diamond geezer

 Monday, April 21, 2008

Sent to: The Coventry Transport Museum
Coventry belongs to the car. Not just because of the grim dual carriageway ring road bulldozed around the heart of the city in the 1960s, but more particularly because the British motor industry was born and thrived here. One of those we have to thank is James Starley, a Victorian sewing machine engineer from Coventry's Watchmaking Quarter whose mechanical genius diversified first into bicycle parts and then into bicycles themselves. His greatest invention was the penny-farthing, a big improvement on the gearless boneshakers of the day. A few tweaks later James's nephew John came up with the "safety bicycle", its chain drive and diamond frame still pretty much the basic design to this day. And the name of Starley's 1885 two-wheeler? The Rover Safety Bicycle. Success beckoned. In the early 1900s the Rover Cycle Company took its first tentative steps into automobile production, and the rest is history.

Coventry Transport MuseumThe tale of Coventry's motor manufacturing past is told in the brand new multi-million pound Transport Museum. It's part of a millennial makeoever of the northern city centre, complete with granite plaza, spiralling glass walkway and twin boomerang-shaped arches (in honour of Frank Whittle, father of the jet engine). A most impressive setting, even in the rain. And an unexpectedly impressive museum too, with free admission to boot. The opening gallery contains a collection of landmark bikes and veteran motor vehicles, most around a century old, and all designed and made in Coventry. Rover, Hillman, Daimler, Alvis, Singer and Triumph - all household names in their time, and all being fussed over by a variety of older visitors as I passed.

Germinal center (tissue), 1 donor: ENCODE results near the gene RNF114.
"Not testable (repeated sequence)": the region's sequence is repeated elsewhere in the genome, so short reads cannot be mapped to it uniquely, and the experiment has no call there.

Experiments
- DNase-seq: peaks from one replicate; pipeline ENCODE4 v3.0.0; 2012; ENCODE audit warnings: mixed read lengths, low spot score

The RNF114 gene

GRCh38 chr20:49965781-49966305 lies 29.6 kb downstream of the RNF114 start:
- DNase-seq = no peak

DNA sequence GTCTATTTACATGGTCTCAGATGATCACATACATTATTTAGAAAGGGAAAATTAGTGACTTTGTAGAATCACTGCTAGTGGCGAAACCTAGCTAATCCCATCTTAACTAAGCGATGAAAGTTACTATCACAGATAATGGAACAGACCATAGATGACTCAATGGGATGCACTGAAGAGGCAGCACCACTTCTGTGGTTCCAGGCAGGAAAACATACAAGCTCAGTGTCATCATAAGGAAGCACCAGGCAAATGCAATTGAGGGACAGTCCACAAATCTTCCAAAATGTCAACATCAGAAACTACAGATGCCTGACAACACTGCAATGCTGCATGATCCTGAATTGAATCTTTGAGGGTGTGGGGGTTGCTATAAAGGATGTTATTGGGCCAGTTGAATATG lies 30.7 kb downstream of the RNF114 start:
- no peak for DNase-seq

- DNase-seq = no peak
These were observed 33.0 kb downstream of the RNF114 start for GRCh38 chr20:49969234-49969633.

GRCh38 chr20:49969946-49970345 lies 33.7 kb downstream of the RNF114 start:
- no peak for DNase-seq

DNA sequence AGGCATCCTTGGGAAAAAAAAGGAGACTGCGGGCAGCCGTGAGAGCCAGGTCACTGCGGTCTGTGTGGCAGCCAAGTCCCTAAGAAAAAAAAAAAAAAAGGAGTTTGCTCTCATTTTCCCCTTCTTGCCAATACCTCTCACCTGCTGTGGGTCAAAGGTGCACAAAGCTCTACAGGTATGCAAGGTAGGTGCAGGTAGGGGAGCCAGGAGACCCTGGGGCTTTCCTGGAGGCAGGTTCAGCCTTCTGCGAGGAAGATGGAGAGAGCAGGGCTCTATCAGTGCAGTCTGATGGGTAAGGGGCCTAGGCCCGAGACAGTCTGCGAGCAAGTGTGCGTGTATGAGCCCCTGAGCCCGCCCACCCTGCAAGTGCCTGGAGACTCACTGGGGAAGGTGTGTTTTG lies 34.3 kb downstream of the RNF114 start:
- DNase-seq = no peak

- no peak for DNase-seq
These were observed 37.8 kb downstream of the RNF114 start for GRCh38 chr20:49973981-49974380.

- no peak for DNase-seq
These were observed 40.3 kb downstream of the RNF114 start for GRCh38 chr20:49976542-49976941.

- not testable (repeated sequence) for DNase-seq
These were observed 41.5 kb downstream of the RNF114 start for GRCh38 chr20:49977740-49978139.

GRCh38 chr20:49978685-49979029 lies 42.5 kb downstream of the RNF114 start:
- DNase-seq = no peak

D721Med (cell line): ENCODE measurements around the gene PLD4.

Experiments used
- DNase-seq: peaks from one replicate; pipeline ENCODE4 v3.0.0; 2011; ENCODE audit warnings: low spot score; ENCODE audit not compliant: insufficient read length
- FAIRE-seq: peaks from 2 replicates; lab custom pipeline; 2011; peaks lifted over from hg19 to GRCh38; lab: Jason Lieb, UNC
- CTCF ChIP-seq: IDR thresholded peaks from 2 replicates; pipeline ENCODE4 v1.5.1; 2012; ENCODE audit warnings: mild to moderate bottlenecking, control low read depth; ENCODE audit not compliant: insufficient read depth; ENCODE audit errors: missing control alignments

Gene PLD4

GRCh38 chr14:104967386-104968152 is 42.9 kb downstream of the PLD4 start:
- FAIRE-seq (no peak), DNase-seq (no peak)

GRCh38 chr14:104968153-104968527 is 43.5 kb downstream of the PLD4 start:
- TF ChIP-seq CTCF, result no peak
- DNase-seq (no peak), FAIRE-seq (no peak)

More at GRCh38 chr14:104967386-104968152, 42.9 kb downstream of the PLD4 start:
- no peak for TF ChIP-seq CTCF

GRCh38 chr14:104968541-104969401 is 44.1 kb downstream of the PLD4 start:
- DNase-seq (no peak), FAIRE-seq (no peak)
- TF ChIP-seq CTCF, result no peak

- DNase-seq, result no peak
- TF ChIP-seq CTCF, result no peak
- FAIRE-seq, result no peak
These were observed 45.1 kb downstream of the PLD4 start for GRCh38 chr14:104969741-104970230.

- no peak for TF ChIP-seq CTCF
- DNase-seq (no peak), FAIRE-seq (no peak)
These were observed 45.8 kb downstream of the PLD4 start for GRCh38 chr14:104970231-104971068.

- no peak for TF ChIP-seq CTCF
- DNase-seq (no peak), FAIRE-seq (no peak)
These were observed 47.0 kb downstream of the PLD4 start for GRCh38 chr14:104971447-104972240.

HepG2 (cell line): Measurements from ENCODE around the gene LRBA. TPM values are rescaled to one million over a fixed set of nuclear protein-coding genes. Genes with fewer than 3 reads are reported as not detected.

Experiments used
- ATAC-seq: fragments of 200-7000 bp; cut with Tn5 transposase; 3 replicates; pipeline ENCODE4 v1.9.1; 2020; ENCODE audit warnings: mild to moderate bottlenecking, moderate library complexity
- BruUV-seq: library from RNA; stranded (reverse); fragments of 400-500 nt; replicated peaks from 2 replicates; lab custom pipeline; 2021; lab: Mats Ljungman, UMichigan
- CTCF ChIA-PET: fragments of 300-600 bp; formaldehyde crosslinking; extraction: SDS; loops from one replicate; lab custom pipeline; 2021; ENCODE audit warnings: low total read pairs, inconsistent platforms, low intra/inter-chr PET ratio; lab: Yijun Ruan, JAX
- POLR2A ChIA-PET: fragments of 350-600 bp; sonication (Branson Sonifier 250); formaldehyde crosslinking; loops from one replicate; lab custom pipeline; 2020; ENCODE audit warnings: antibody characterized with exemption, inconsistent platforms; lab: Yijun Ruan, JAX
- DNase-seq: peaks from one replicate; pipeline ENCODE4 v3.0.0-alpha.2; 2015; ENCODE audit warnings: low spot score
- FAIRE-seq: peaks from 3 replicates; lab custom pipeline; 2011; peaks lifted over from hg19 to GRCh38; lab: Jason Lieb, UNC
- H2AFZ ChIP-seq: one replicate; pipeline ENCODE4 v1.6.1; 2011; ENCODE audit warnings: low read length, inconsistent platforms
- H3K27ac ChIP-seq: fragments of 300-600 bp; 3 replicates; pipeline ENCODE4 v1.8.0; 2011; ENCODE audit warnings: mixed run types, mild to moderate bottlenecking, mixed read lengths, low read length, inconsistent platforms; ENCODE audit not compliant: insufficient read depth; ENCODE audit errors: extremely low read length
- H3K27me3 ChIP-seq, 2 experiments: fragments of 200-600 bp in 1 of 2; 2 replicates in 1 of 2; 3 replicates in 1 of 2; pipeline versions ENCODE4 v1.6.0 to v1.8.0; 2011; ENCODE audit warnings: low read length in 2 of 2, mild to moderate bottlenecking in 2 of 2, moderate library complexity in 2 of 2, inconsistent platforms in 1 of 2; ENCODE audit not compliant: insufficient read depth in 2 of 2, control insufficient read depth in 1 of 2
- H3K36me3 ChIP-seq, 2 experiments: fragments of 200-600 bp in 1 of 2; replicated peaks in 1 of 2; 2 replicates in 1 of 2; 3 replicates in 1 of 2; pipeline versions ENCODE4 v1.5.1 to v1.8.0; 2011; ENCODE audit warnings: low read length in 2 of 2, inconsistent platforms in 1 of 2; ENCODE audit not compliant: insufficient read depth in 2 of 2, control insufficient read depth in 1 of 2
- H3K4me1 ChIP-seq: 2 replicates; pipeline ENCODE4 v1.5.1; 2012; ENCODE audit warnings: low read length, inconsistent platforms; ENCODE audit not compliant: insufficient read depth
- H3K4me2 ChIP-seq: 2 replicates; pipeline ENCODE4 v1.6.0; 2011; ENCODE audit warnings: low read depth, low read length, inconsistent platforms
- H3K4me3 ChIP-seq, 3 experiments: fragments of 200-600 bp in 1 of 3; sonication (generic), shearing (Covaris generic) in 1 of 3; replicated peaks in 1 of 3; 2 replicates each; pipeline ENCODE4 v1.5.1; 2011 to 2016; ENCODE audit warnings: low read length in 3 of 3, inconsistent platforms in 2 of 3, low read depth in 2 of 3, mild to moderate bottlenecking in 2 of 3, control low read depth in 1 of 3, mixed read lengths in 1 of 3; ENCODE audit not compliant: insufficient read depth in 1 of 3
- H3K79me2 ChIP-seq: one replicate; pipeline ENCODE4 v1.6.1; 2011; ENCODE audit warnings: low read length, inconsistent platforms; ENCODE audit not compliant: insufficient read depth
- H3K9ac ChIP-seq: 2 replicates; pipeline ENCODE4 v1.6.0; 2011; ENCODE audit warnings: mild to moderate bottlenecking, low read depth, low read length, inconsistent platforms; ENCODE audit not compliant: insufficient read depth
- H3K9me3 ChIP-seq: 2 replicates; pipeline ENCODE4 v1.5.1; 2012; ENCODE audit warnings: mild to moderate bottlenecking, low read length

Next follow a series of galleries bringing Coventry's transport past to life, with authentic street odours and reconstructions of various workshops and assembly lines. There's a lengthy "Blitz Experience", of course, and thankfully the animated cartoon character designed to appeal to the under 10s never quite grates. And then the cars proper begin. A red Triumph sports car on a twirling podium, a compact 60s Mini (did you know they filmed The Italian Job in the Coventry sewers?), even an old electric milk float. I was particularly taken by a montage of old road safety adverts (ahh the Tufty Club, ahh Jimmy Savile clunking and clicking, ahh Darth Vader the Green Cross Man), although the crocodile of kids being led round the museum for a birthday treat didn't seem quite so interested.

Daimler 1897, and penny farthing 1880-ishAt the rear of the building, in a darkened room, is the Thrust 2 vehicle which broke the world land speed record in 1983. It's huge, more a wheeled rocket than a car, and is curiously dated by the sponsors' adverts plastered all over the side (Faberge "Turbo" fragrance for men, anyone?). In the next room is its successor ThrustSSC, plus an extremely popular walk-on speed simulator, but alas the attendant closed off the entrance just as I walked round the corner. A room full of model cars didn't quite suffice, even if I did enjoy picking out my favourite Matchbox Hot Wheels amongst the collection. Several full-sized modern cars follow, plus an extensive collection of locally-sourced motorbikes and scooters, and an exhibition explaining precisely how bicycles developed.

And finally a reminder that Coventry's motor manufacturing days are now pretty much over. Near the exit is one of the final Peugeot 206s to roll off the production line at Ryton, unwrapped and undriven, next to a classic example of the only car still to be manufactured in the town - the famous London taxi! Coventry's economic star may have risen and fallen over the last century, but this museum is a fascinating way to relive the glory years.

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